Profile - Bennet Boskey '39: Not Shy, Not Retiring
As a student at HLS, Bennett Boskey ’39 took the name of one of his courses literally. In Conflict of Laws, with Professor Erwin Griswold ’28 S.J.D. ’29, Boskey aired his own conflict with the man who would later serve as dean of HLS for 21 years. In a final exam, Griswold allowed students to choose an alternative topic to a question the professor posed. “I thought I’d write about what he did wrong in teaching Conflict of Laws,” Boskey said. After the exam, Griswold summoned Boskey to meet with him. In an hour-long conversation, the professor acknowledged that his student just might have been right.
While he would not necessarily recommend the same approach to today’s law students, Boskey can now look back and laugh at the audacity that caught the eye of a legendary professor. After all, such assertiveness and confidence have helped him succeed in a career that has incorporated general legal skills grounded in his HLS education and his clerkships with some of the great jurists of the mid-20th century.
Currently operating his own practice in Washington, D.C., Boskey served as partner in the firm Volpe Boskey & Lyons (and predecessors), also located in the nation’s capital, from 1952 to its dissolution in 1996. At the firm, which the partners intentionally kept small throughout its history, Boskey assisted with government contracts, handled work pertaining to the nuclear and utilities industries, and served as local counsel for RAND, a research organization on security and domestic policy matters.
“I have always regarded myself as an antediluvian lawyer,” said Boskey. “I am engaged in the general practice of law, and very few people are.”
He began his career in 1939 as a clerk for Judge Learned Hand LL.B. 1896, the presiding judge of the U.S. Circuit Court of Appeals for the Second Circuit. Hand accepted Boskey sight unseen after Felix Frankfurter ’06 recommended the student, and Boskey relished the opportunity to work with the judge. “He was a great person. He treated you more as an equal than he ought to have.”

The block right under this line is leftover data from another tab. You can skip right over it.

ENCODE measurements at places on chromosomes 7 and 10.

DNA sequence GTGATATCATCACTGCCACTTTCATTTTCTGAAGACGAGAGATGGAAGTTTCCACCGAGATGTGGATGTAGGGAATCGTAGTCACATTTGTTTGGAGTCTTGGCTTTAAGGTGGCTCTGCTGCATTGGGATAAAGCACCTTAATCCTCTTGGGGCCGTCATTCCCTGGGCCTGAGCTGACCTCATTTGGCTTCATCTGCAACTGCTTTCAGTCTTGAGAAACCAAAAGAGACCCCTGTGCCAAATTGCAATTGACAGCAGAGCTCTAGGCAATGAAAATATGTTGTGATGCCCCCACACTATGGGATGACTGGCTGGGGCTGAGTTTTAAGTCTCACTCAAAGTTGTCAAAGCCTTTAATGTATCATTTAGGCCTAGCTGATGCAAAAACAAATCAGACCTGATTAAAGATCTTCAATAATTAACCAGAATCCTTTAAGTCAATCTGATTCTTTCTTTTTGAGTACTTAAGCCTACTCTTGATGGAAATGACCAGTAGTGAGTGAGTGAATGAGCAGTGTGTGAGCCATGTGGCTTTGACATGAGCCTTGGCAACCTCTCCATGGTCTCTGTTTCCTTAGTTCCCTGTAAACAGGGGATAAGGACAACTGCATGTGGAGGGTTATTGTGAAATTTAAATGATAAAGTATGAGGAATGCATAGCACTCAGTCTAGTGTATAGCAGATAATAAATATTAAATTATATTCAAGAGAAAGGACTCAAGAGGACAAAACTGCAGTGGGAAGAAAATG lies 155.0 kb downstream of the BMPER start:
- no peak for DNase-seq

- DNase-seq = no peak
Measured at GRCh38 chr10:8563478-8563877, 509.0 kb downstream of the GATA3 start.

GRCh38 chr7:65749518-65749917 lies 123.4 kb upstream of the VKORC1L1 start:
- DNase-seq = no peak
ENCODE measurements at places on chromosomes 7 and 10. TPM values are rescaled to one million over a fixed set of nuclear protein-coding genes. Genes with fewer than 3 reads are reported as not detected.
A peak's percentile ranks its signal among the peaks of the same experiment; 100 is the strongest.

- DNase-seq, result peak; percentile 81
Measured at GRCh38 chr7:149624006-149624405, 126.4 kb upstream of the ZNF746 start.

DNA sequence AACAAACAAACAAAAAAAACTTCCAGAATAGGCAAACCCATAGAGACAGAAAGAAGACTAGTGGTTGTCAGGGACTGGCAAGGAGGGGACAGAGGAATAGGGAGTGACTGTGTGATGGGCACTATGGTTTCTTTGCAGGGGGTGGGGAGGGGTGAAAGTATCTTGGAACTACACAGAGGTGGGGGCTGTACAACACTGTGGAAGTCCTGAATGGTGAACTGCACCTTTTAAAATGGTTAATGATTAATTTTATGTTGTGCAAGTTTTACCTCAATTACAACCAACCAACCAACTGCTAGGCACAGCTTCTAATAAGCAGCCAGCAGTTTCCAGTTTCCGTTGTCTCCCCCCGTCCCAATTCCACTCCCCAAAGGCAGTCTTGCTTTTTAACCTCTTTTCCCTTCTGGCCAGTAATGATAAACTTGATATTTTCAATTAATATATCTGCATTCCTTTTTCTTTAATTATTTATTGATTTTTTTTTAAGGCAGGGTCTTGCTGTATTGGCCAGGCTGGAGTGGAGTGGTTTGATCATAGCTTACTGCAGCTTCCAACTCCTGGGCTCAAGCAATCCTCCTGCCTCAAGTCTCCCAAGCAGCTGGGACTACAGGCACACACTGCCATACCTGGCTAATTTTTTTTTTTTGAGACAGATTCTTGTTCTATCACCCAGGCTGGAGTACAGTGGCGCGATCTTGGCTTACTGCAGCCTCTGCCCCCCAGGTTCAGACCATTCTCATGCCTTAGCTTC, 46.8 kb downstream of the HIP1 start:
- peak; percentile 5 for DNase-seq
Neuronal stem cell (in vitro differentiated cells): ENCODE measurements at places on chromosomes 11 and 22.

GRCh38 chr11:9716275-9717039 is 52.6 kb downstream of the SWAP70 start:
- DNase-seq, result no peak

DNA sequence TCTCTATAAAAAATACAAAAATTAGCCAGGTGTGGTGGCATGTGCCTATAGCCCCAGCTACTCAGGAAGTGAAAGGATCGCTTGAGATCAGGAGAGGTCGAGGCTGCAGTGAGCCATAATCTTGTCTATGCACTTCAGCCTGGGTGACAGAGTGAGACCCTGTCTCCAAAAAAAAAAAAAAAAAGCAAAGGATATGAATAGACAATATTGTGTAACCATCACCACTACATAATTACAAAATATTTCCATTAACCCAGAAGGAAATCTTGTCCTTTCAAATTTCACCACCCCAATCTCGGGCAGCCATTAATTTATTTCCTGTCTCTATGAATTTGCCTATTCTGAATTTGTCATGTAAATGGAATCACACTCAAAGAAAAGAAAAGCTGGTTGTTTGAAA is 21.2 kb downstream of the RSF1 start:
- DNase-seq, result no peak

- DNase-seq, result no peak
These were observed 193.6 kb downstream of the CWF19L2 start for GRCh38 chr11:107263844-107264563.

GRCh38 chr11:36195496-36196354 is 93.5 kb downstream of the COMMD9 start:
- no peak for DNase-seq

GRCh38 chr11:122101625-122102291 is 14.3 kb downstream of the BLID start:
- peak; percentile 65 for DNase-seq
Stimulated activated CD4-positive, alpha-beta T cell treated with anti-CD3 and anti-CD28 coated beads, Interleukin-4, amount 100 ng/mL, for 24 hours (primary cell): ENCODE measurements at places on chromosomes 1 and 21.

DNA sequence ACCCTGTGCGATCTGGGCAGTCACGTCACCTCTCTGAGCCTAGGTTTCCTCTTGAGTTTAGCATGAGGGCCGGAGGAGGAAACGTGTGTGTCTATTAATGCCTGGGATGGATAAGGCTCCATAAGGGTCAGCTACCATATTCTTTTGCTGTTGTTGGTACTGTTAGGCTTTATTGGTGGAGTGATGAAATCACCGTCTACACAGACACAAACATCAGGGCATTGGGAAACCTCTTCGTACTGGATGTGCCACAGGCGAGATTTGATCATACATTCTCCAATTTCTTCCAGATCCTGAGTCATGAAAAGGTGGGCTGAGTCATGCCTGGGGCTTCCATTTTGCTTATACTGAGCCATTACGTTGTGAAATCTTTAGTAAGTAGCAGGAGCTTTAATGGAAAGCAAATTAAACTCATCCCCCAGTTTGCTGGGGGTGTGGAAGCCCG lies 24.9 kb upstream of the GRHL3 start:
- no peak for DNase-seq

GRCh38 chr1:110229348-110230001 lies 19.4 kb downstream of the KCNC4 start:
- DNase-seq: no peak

Boskey then clerked for Supreme Court Justices Stanley Reed from 1940 to ‘41, and Harlan Stone from 1941 to ‘43. That experience inspired a lifelong interest and expertise in the Court, leading him to write the three volumes of West’s Federal Forms on the Supreme Court.
During World War II, Boskey served in the U.S. Army and was a special assistant to the attorney general in the Department of Justice, War Division. After being discharged as a first lieutenant, he advised the State Department on enemy property and later worked as deputy general counsel at the U.S. Atomic Energy Commission. By the early 1950s, he said, “I finally got to the point when I thought if I’m ever going to practice law, I had better do it now.”
Now in his 80s, Boskey said that he doesn’t plan to stop practicing law. “I’m not very enthusiastic about retiring,” he said. “I like working. I hope I can continue to do it.”
He continues other long-standing pursuits, such as a leadership role in the American Law Institute, which he has served as treasurer for 26 years. Founded in 1923, the institute undertakes projects to promote the clarification and simplification of the law. Boskey also supports several school initiatives. He chairs the board of trustees for the Primary Day School in Bethesda, Md.; has endowed a professorship at Vassar College; and last year established a visiting lecturers’ fund at HLS. He has chaired the gift committee for his 40th, 50th, and 60th reunions, during which his classmates might have learned about a young student who gave his own lecture to a future dean.
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